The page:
CABI Blog

This is the story of Kamla Bai who has been a Better Cotton Initiative (BCI) farmworker since 2015. Mrs Bai belongs to a minority Hindu community and lives in a small village of district Mirpur Khas in Pakistan. She received her education to Matric level (10th grade), graduated from high school, and has since been working as a farmworker on agricultural farms in her village.

As part of CABI’s work within the BCI framework, female farmworkers are not only supported to produce better cotton – using safe and sustainable methods – but also empowered through a greater level of mobility, decision-making, awareness and capacity building.

Empowerment leads to self-fulfilment. Women become aware of where they are going, what their position is in society, their status, existence and rights; and women are, therefore, more empowered, personally and economically through, for example, business ownership or – in Mrs Bai’s case – becoming a CABI women village trainer. The role includes training other women on the ‘decent work’ standard and how to produce cotton safely and sustainably.

Mrs Bai said, “I gained qualification but, as I belong to a poor illiterate family, I had to support them to survive. Therefore, I started working at the farm as a farmworker. I was a very shy and hesitant woman who could not speak in front of anyone. I wanted to highlight my abilities but there was no platform where I could gain confidence.

“The CABI team visited our village and provided training about female empowerment which I attended. I gained a good knowledge about BCI principles – such as women’s empowerment and fibre quality. Finally, I thought that I must share my feelings and wishes with the CABI team so I met with them and introduced myself in more detail.

“Madam Kainat said to me that you are a qualified woman and you should start something different in your life for your family and also for your society. She pushed me towards success and then I committed to doing something different.

“Finally, CABI gave me the opportunity to join the CABI women village trainer scheme. The first time I travelled to the CABI Tando Allahyar project office was to start the first job of my life.

“I met with different people and I soon understood what the meaning of life is. I started the journey of my life towards success and CABI supported me on this first step.”

Mrs Bai (right) shows a better cotton farmworker the importance of wearing gloves for improved safety when handling the crop (Photo credit: CABI).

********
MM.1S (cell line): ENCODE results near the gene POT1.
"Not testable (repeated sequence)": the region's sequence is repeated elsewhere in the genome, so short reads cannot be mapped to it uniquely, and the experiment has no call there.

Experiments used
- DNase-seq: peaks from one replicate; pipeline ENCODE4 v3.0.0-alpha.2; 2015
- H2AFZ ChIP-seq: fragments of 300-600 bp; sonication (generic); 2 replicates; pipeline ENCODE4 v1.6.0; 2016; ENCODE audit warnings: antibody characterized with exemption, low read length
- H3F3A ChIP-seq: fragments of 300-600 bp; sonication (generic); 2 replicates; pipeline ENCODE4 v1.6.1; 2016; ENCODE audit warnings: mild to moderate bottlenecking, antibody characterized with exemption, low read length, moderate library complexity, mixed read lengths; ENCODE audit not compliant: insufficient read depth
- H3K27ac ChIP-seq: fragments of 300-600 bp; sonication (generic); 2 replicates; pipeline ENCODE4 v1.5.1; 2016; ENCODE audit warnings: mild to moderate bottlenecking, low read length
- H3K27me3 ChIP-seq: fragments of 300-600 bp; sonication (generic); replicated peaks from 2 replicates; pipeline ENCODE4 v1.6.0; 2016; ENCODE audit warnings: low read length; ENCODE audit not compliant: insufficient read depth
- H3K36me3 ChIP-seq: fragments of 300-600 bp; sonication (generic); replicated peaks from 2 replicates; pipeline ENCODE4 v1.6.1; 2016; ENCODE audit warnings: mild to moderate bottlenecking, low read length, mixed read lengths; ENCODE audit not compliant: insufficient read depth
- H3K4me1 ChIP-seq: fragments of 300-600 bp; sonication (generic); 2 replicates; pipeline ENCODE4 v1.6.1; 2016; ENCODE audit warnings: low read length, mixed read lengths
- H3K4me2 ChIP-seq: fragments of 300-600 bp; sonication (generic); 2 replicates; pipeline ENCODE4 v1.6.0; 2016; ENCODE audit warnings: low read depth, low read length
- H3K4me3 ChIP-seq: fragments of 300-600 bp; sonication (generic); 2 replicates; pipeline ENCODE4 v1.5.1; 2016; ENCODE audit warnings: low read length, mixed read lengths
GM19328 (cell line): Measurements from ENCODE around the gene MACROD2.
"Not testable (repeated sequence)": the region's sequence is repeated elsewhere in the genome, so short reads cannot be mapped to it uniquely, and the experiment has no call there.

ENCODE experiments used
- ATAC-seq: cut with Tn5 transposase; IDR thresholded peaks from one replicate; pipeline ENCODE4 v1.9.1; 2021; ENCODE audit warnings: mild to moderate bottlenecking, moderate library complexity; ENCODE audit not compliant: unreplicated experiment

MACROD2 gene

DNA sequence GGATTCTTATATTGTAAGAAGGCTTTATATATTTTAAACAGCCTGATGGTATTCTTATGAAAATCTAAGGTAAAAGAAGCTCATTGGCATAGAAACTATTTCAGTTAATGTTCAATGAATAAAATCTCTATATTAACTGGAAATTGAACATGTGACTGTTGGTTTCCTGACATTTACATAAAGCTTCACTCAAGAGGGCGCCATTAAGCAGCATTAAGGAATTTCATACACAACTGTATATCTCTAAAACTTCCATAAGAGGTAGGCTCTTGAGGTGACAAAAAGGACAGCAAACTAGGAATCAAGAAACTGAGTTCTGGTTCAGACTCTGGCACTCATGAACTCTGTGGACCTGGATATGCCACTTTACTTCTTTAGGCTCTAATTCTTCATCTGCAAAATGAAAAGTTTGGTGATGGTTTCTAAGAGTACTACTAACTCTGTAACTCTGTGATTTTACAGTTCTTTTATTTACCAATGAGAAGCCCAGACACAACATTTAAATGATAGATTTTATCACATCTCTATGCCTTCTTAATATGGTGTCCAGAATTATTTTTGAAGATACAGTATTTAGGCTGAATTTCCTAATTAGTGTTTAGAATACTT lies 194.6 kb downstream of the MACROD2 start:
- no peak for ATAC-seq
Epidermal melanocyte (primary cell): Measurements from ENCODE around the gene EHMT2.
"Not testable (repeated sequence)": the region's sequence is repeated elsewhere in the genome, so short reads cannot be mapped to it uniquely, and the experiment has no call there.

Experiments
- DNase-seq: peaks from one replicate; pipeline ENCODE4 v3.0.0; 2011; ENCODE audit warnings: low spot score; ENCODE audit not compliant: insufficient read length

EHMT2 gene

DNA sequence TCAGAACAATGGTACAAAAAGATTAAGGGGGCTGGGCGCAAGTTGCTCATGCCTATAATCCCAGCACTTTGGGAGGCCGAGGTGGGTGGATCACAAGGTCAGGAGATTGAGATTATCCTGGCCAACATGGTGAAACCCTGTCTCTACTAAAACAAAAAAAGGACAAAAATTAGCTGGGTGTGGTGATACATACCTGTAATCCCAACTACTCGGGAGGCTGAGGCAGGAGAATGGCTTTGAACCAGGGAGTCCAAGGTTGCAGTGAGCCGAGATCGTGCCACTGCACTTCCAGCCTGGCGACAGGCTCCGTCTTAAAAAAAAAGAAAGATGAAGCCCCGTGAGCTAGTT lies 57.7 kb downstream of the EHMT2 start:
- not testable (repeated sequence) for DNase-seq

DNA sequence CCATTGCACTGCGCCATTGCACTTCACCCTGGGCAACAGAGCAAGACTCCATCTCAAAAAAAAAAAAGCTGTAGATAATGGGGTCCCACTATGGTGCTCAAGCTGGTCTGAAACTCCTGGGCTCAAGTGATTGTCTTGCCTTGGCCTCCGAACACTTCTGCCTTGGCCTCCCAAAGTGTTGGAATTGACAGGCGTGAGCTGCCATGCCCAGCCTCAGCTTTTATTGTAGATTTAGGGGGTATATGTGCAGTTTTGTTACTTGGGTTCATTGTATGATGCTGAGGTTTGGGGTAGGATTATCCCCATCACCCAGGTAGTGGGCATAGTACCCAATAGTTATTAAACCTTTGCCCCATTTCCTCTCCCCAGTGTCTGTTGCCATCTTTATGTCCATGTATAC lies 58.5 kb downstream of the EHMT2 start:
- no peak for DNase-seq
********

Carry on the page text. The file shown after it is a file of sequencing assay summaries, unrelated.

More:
Mrs Bai said that she worked as CABI women village trainer for three months when in that time she delivered advice on ‘decent work’ in District Mirpurkhas. She conducted ‘sensitization’ sessions at the farm and community level so that the female farmworkers are aware of issues related to producing better cotton.

This include issues concerning child labour, health and safety, child education, hazardous work, forced and bonded labour, non-discrimination, safe work practices, first aid, employment conditions, collective bargaining, the safe disposal of pesticide containers, pesticide hazards and freedom of association.

She added, “I gained a lot of knowledge and received financial support for my family. I felt that I was improving day by day and my confidence level was reaching the highest point.

“I cannot express my feelings. There was the day when I attended these training sessions as a farmworker and today I am here at the same place as a CABI women village trainer.

“After this experience, I have highlighted my village issues at different private and other organizations who work at our village.

“I also share my journey from a scared and hesitant woman to a confident woman who achieved confidence. All the credit goes to CABI and the team who identified my skills and pushed me towards success.”

She also said that if a person strives, everything is possible, no work is impossible.

“I very much thankful to the CABI team who are related to the field,” Mrs Bai said.

So far, the CABI centre in Pakistan – as part of the work under the BCI banner – has trained more than 6,500 female workers on proper cotton picking, health and safety, female empowerment and prevention of child labour.

Additional information

Main image: Farmworker Kamla Bai (left) is empowered after becoming a village trainer for CABI (Credit: CABI).

Relevant blog

See also the blog ‘Better Cotton Initiative is empowering rural women in Pakistan through entrepreneurship.’

Producing better cotton in Pakistan

Discover more about how CABI has been helping Pakistan’s cotton industry reduce losses of between 10-15% using the Better Cotton Standard System here.

About the Better Cotton Initiative

The Better Cotton Initiative (BCI) is a global not-for-profit organisation and the largest cotton sustainability programme in the world. BCI exists to make global cotton production better for the people who produce it, better for the environment it grows in and better for the sector’s future. Find out more at https://bettercotton.org/

Blog authors:

Kainat Panhwer – Women Entrepreneur Facilitator

Noreen Mangrio – Gender Communication Expert

Noor Nabi Bhutto – Project Manager

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